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Italian American Museum Evicts Longtime Italian Restaurant

By Lisha Arino | March 25, 2015 4:04pm | Updated on March 27, 2015 6:25pm
 Its landlord, the Italian American Museumm, evicted Il Palazzo on Mulberry Street after it missed a rent payment, the owner said.
Little Italy Restaurant Il Palazzo Closing after More Than 30 Years in Business
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LITTLE ITALY — Restaurant Il Palazzo's 30-year run on Mulberry Street is coming to an end Wednesday night after being evicted by the Italian American Museum, its owner said.

The eatery was asked to leave after Annette Sabatino — who has run the Zagat-rated restaurant with her husband Perry Chrisciatelli since the 1980s — fell behind on rent last month because of a difficult winter season, she said.

“It feels like my heart’s ripped out,” said Sabatino, 71, who was born and raised a block away.

An eviction notice was served to the restaurant on March 18 and the couple was given five business days to vacate the space, according to the document.

The storefront at 151 Mulberry St. has always been a part of 71-year-old restaurateur’s life, said Sabatino, who has emphysema and carries around an oxygen tank.

Her grandmother ran a store selling dried fruit there for decades — a photo of her in front of the space hangs in the museum’s window — and she took over the space when the previous owner offered it to her, Sabatino said.

Her husband gutted the space and added a back dining area with a skylight before they opened in the late 1980s, Sabatino said. The owner, they said, promised to sell them the property on a handshake but sold to the Italian American Museum in 2008 instead.

At the time, the couple was paying about $9,000 in rent, but the museum wanted to quadruple it, Chrisciatelli, 65, said.  The couple negotiated a new lease with the Italian American Museum and paid $180,000 in past use and occupancy, but the museum’s bank did not approve it, the couple’s attorney, Bruce Lederman said.

The owners and the museum went to court in 2010, records show, but a judge ruled in favor of the museum in 2013, saying that the couple’s agreement with the previous landlord was unenforceable because it was not written down, said their attorney, Bruce Lederman.

The lease they negotiated with the museum was also unenforceable because the bank did not approve it, Lederman added.

However, the Italian American Museum decided to issue a writ of assistance, giving Il Palazzo three months to stay in the space as long as they followed the conditions set forth in a stipulation, Lederman said.

Since the 2013 ruling, the restaurant has been following a series of three-month stipulations, the owners’ attorney said.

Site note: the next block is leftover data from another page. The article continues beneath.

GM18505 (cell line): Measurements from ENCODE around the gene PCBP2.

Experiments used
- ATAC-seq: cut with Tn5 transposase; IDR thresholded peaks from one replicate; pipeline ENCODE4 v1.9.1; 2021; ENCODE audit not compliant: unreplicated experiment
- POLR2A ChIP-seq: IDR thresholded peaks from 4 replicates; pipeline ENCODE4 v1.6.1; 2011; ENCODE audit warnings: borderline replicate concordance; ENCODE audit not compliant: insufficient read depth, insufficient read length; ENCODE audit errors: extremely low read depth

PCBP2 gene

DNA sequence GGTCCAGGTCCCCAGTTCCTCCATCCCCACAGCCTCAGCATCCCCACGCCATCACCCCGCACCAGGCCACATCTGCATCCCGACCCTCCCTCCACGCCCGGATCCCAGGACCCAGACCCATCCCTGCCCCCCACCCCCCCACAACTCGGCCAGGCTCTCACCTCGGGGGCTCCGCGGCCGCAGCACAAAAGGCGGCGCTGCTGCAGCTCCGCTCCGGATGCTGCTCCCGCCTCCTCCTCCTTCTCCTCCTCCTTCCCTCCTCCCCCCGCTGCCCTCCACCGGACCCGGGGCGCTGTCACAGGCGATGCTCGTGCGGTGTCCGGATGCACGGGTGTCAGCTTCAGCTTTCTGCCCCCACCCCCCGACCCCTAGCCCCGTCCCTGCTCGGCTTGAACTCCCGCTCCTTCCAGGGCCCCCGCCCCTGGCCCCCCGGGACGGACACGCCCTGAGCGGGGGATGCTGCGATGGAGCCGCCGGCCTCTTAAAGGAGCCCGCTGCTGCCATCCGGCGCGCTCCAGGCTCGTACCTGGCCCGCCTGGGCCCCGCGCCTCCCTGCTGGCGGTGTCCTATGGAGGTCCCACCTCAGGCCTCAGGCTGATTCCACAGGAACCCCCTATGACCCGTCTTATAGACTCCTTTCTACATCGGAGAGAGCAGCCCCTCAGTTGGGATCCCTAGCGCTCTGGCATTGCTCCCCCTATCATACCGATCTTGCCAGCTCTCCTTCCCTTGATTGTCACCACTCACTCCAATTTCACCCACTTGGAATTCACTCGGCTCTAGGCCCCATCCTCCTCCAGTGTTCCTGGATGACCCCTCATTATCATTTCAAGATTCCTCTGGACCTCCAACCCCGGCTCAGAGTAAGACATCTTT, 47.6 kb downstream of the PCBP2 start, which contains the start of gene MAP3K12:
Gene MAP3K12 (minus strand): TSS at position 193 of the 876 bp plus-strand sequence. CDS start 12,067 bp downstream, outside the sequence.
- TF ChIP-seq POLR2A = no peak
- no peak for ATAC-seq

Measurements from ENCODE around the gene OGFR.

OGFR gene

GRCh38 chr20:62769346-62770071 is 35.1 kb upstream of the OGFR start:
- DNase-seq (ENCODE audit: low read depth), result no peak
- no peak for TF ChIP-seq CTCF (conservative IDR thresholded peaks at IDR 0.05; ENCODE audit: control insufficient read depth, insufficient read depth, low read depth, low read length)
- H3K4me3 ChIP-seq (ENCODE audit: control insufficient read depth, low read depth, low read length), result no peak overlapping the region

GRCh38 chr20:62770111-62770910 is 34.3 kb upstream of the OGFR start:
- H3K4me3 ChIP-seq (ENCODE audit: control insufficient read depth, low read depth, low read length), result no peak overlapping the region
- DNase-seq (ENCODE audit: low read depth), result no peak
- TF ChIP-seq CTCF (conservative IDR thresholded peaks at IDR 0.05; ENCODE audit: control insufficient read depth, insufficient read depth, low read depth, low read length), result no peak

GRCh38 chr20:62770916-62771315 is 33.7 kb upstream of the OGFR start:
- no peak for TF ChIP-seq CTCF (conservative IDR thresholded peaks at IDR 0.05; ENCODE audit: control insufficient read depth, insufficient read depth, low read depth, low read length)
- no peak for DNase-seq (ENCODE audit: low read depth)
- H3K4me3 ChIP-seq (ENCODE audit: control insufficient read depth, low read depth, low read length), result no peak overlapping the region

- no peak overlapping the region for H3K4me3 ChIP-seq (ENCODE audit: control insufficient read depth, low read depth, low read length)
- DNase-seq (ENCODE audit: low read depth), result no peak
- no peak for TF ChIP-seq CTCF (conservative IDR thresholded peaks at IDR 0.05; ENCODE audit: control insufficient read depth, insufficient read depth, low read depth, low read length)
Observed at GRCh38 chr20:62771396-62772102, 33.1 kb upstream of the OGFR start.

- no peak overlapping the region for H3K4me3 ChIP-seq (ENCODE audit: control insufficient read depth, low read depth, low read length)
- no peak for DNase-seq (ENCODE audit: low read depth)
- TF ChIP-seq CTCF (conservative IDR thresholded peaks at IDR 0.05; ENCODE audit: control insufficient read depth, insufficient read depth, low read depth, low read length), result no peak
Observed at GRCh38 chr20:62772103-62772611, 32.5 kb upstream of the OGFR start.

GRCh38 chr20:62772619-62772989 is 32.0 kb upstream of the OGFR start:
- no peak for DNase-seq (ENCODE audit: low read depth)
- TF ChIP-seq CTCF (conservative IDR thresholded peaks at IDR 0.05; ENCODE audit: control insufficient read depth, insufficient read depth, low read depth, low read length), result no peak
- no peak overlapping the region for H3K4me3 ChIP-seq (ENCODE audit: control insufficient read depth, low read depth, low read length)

According to the most recent stipulation, Il Palazzo could stay until the end of March as long as the owners paid its $17,000 rent by the first of each month. If it missed a payment, however, the museum could evict the restaurant before the end of the agreement.

Sabatino and Chrisciatelli said they paid their rent on time before February but had to submit it late that month because the winter season had been a difficult one for the restaurant.

“We had a bad winter,” Sabatino said. “We didn’t make any money.”

When they tried to pay the next month’s rent, the museum would not accept their money, they said.

The Italian American Museum declined to comment on the closure, saying only that the couple’s claims were “grossly inaccurate.”

The restaurant is not the only tenant in the building facing eviction. The Italian American Museum is also looking to evict an 85-year-old grandmother, who has lived in her apartment since 1962.

A museum spokesman previously said it wanted to expand its footprint within the property. The museum’s founder and president Joseph V. Scelsa told the New York Times in 2013 said the museum wanted to sell the building to a developer and move into the space built on the property.

“He wants to stay there but he wants to throw us out,” said Sabatino, who moved to Staten Island to be closer to her son and grandchildren about 10 years ago.

Sabatino, who also owns Da Nico at 164 Mulberry St., said skyrocketing rents have made it difficult for local eateries to stay afloat. She noted two other neighborhood restaurants, Ristorante SPQR and Novella, that had recently closed because of rent hikes.

“It really is a shame that all these rents in the area are $30, $40,000 a month,” Sabatino said. “It’s nuts what’s going on.”